Bookish’s March Read: Station Eleven by Emily St. John Mandel

By Melinda Guerra

No more Internet. No more social media, no more scrolling through litanies of dreams and nervous hopes and photographs of lunches, cries for help and expressions of contentment and relationship-status updates with heart icons whole or broken, plans to meet up later, pleas, complaints, desires, pictures of babies dressed as bears or peppers for Halloween. No more reading and commenting on the lives of others, and in so doing, feeling slightly less alone in the room. no more avatars.  – page 32

StationElevenNorthAmericaHiResEmily St. John Mandel’s Station Eleven is a hopeful book and with terribly pretty prose set in a post-pandemic world.

The novel opens at the beginning of a flu pandemic which quickly wipes out most of the world, and it introduces us to a cast of characters connected by thin threads, all trying (with varying degrees of success) to stay alive.  It’s hard to say the book is about any one thing; it is – in turn and, often, simultaneously – about love, loss, grief, culture, survival, beauty, philosophy, ugliness, and art.  For those who are interested in a more in-depth (but still spoiler-free) review, Fourth & Sycamore’s David Nilsen reviewed the book here in late 2014.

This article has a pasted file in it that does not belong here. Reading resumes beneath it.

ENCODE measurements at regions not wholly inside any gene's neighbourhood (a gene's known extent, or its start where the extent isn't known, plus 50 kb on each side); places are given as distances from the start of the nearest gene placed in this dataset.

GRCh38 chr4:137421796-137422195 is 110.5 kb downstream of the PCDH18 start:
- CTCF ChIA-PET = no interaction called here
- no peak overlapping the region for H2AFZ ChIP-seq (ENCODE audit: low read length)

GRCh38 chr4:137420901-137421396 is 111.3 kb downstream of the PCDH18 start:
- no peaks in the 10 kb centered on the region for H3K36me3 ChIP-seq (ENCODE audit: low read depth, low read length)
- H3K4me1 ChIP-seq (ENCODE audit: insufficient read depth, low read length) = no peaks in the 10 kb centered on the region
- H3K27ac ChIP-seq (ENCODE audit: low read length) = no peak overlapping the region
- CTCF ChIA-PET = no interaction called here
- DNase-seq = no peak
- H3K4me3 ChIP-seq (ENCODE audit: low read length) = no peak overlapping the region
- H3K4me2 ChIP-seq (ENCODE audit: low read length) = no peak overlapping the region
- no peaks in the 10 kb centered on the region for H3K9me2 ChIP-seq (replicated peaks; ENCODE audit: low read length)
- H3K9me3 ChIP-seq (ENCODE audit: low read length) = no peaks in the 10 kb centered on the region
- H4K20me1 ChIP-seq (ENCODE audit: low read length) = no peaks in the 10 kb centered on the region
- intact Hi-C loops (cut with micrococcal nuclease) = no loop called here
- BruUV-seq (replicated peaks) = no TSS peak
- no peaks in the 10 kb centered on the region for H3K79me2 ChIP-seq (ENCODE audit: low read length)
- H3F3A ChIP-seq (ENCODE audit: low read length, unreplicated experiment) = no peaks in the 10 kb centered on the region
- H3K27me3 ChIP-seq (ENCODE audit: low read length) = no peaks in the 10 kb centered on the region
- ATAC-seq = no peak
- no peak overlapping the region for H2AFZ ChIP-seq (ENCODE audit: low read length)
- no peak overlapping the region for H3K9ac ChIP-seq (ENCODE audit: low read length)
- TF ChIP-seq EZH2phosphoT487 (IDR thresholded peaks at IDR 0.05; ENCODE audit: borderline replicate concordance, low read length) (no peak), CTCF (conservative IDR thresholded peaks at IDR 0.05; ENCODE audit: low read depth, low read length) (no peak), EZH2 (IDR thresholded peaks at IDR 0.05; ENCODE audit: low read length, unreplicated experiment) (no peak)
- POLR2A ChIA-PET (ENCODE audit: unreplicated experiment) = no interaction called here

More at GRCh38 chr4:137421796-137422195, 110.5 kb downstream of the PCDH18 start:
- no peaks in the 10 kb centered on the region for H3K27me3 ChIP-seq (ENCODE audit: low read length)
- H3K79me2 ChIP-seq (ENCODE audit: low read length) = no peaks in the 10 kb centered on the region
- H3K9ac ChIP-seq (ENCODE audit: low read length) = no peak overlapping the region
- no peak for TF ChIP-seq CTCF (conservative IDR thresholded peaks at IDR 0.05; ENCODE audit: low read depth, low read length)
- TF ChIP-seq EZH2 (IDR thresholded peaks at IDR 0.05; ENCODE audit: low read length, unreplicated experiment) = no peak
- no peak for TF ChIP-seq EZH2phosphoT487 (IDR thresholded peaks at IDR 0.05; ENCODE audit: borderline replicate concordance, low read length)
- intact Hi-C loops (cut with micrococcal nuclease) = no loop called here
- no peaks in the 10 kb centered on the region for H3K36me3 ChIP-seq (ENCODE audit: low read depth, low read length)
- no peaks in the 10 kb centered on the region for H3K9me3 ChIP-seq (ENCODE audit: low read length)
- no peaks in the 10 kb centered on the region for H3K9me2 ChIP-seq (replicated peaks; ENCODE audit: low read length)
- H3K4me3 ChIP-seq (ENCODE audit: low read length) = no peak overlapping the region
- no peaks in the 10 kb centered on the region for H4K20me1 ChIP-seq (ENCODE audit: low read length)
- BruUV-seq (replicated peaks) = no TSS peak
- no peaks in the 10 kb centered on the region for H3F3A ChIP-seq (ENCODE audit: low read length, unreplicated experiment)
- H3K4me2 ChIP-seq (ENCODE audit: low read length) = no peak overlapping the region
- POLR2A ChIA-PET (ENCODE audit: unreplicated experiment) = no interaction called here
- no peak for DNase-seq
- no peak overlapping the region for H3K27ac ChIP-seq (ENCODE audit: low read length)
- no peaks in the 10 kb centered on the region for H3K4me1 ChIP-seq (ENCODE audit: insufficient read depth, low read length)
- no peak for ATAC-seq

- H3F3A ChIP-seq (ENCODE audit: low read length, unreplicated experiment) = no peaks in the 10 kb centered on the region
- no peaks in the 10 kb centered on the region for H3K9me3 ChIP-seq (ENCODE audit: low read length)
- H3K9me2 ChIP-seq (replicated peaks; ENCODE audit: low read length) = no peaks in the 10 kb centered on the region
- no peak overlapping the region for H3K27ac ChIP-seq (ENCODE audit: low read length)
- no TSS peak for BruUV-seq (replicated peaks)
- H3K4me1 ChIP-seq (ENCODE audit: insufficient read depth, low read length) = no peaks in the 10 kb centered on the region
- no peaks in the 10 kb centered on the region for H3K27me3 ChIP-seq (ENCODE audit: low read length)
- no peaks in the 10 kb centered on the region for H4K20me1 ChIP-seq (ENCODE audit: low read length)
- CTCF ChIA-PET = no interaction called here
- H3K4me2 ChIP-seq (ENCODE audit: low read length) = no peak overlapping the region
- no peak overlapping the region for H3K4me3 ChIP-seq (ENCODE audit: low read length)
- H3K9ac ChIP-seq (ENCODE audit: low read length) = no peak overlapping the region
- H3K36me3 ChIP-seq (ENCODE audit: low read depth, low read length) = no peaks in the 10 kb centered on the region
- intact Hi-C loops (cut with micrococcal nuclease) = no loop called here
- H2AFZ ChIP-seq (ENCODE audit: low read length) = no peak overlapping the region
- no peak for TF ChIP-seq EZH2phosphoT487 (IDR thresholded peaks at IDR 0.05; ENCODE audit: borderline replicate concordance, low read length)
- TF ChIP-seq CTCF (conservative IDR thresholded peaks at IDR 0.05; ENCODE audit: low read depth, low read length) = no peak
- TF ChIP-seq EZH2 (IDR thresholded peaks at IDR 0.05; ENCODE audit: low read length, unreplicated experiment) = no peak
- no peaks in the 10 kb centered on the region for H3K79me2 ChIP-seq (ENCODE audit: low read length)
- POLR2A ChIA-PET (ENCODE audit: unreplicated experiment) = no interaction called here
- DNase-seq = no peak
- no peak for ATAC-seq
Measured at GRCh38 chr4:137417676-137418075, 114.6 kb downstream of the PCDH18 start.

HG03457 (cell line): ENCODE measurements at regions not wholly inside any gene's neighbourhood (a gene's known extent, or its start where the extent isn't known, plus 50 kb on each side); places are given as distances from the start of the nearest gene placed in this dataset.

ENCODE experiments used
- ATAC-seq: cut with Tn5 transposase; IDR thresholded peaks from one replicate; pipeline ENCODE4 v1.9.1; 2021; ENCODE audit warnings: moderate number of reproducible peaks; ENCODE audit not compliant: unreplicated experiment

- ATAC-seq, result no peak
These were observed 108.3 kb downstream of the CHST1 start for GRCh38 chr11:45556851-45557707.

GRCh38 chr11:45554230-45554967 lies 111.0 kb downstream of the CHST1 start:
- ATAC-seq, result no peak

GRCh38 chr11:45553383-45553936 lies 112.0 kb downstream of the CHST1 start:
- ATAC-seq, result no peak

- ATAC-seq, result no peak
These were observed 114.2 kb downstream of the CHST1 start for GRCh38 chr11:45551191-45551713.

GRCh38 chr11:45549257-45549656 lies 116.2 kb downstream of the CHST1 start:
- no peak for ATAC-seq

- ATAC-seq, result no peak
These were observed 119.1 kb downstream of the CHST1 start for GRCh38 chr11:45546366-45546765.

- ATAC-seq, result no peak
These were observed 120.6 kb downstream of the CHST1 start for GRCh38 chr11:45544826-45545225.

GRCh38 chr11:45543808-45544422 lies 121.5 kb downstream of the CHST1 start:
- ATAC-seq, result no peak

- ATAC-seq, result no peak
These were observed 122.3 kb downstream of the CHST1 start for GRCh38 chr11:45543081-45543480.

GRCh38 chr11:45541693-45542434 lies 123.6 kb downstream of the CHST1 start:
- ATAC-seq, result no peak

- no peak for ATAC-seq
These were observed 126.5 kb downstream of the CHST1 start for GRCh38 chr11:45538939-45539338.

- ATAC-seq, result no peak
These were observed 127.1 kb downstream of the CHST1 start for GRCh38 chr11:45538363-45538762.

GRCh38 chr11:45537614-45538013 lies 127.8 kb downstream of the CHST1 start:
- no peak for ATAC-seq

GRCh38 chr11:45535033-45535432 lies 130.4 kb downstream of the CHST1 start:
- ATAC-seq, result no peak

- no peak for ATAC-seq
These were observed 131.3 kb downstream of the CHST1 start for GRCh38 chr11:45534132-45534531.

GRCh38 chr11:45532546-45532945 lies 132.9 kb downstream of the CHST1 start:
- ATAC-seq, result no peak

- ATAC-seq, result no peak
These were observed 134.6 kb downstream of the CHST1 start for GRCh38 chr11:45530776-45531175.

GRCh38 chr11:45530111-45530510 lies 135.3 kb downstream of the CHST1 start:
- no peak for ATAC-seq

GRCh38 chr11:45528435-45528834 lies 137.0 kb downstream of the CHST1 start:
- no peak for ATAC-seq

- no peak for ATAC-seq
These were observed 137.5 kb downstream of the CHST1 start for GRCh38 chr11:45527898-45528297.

It may only be coincidence that the Zika Outbreak has spread to more than 20 countries, but it does make for a different kind of backdrop for enjoying a book that begins with a virus. If you enjoy post-pandemic novels, struggles for survival, and/or beautiful prose, you ought to pick up this book soon–it’s won several awards, and for good reason. If you read it in the next few weeks, you’re welcome to join us for our next Bookish meeting. As always, for details and to reserve your space, email me at gplbooks[at]gmail[dot]com.

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